The Archbishop of Canterbury has warned of the vulnerability of Christian communities in Israel and the Palestinian territories.
Dr Rowan Williams said British Christians need to do more to support the continued sustainability of groups in the West Bank.
Speaking at the Conference on Christians in the Holy Land, attended by 60 Christian, Jewish and Muslim leaders and hosted jointly with Roman Catholic Archbishop of Westminster Vincent Nichols, Dr Williams said pilgrimages must not be "just a tourist venture" or become a "Christian Disneyland".
Dr Williams said the comments were not intended as anti-Israel sentiment, but were aimed at encouraging people to make life "more bearable" for Palestinian Christians.
He said: "We are looking for a bit of a step change that will allow us to identify and support specific projects more effectively."
Christian numbers in Israel have shrunk to two per cent
He launched an appeal to help raise funds earlier this month.
Foreign Office Minister Lord Howell highlighted the difficulties facing Christians travelling between Bethlehem, Ramallah and Jerusalem, and said the British government was concerned about the future viability of the Christian community in the Holy Land.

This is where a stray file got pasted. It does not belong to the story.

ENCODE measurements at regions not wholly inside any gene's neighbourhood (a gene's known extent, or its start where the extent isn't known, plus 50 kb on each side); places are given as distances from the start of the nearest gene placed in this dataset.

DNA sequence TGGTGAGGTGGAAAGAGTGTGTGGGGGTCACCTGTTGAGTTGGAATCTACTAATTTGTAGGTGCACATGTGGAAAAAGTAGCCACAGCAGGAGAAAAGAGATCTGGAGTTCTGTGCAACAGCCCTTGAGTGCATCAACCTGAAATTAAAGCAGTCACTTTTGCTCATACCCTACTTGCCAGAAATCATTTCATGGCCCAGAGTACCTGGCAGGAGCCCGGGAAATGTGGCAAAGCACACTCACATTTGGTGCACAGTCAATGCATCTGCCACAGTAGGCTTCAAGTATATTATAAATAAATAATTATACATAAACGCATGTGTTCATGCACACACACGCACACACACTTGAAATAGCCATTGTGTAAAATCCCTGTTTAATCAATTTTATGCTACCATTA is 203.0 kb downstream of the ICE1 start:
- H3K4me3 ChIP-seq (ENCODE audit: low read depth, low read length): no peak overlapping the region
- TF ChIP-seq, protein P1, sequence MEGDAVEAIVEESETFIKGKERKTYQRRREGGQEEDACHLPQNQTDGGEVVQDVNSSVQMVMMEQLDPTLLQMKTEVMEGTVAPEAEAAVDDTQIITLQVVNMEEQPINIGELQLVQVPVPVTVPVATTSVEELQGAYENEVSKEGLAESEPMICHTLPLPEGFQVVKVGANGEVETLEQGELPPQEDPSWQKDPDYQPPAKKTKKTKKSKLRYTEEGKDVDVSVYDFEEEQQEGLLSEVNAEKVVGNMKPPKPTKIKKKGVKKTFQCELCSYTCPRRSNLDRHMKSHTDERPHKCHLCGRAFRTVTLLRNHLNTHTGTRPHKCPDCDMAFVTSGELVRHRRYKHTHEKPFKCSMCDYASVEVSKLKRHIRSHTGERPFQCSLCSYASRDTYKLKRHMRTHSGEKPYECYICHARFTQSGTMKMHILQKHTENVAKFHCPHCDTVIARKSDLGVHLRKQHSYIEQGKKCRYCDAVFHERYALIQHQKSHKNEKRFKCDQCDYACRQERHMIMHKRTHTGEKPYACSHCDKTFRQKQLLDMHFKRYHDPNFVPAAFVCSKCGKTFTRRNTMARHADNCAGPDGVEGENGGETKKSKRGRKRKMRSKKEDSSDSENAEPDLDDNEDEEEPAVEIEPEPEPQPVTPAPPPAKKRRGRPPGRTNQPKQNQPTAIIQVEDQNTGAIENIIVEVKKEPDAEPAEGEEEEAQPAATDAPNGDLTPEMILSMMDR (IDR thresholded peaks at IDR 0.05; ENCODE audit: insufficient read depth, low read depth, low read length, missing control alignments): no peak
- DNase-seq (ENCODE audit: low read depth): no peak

A spokesman at the Israeli Embassy in London contradicted the Archbishop's comments. He said: "Christians in Israel are a flourishing community, fully integrated into Israeli life. We join the calls for other nations in the region to act on this, and hope that they copy the Israeli model on accommodating religious minorities."
Christian communities in Israel and the Palestinian territories are diminishing. In 1950 Christians made up 15 per cent of the population. That figure has now shrunk to just two per cent, with many facing persecution in Gaza and intolerance in the West Bank. Last Christmas 100,000 Christians celebrated in Bethlehem, the biggest turn-out for a decade.